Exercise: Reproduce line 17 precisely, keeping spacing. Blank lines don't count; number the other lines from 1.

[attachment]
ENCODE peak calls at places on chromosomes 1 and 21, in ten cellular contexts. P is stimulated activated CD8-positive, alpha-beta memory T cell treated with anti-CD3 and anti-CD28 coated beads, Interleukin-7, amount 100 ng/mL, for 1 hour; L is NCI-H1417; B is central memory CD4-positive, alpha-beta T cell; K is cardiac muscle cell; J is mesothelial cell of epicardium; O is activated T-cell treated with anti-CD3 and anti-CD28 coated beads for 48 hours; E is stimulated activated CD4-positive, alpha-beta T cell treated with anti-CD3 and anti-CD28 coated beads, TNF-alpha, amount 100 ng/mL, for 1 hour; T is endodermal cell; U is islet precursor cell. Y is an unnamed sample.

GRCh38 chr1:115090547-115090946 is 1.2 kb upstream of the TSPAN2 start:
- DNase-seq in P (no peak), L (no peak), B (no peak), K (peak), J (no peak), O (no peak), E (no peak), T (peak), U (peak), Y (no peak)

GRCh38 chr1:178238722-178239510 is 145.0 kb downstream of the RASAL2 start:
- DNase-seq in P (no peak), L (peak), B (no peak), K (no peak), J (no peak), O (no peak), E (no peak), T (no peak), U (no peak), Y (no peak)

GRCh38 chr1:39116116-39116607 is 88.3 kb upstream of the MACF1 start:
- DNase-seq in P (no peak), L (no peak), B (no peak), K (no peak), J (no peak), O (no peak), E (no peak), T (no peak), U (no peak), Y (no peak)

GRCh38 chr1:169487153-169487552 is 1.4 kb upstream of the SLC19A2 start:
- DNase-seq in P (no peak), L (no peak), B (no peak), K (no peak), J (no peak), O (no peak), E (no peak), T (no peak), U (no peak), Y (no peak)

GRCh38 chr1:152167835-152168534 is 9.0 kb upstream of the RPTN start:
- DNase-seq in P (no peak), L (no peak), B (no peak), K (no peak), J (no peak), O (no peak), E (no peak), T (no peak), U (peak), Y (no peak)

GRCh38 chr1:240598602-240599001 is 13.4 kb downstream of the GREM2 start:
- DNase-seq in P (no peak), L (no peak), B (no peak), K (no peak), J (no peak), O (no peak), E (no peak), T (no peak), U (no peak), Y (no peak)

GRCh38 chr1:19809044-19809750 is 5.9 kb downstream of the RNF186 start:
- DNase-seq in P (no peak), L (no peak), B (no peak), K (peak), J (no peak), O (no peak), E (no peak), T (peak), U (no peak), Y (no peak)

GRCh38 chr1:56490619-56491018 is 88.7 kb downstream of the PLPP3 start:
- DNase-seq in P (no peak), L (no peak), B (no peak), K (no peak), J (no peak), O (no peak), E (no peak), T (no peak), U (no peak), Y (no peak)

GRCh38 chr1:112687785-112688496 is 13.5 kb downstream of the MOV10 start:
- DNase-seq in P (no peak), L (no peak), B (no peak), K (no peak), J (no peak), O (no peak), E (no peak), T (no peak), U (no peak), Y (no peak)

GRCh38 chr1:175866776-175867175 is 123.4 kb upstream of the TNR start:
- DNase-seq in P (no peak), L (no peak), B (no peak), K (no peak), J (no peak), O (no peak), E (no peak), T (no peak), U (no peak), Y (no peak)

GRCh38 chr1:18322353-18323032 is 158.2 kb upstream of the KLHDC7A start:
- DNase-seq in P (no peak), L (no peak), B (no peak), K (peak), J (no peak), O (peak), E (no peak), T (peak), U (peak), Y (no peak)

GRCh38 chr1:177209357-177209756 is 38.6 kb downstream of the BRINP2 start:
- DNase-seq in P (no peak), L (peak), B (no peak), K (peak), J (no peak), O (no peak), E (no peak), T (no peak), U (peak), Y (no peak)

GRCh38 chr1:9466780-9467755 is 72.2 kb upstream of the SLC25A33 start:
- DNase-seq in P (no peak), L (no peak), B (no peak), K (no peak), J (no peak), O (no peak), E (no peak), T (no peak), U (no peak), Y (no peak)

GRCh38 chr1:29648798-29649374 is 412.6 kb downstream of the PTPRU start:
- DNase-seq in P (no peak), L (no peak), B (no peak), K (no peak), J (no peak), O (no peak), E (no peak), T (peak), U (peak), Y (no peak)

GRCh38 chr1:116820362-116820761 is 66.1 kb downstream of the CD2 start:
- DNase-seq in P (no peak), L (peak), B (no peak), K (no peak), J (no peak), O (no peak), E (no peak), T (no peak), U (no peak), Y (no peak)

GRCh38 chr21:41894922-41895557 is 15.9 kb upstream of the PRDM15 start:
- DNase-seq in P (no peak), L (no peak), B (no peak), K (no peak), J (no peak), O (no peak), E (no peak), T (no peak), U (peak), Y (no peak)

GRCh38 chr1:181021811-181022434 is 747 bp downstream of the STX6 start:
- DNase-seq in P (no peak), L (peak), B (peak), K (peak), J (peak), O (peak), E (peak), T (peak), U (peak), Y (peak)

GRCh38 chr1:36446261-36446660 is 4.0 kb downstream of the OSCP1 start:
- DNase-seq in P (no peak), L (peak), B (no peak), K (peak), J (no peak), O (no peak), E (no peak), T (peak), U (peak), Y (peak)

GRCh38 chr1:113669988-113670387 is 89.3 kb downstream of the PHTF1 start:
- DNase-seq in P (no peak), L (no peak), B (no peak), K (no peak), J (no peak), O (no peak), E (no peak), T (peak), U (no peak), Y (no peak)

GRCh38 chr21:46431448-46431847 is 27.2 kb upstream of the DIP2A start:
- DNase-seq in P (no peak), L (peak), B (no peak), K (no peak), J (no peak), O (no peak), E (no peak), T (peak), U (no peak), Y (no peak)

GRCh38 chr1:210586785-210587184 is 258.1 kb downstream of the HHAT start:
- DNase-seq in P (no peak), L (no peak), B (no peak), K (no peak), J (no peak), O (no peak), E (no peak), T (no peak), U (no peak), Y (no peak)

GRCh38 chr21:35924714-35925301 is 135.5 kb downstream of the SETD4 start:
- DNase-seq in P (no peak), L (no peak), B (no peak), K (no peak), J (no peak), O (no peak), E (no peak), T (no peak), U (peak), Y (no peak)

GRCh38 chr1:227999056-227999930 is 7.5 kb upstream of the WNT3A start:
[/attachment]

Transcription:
- DNase-seq in P (no peak), L (no peak), B (no peak), K (no peak), J (no peak), O (no peak), E (no peak), T (no peak), U (no peak), Y (no peak)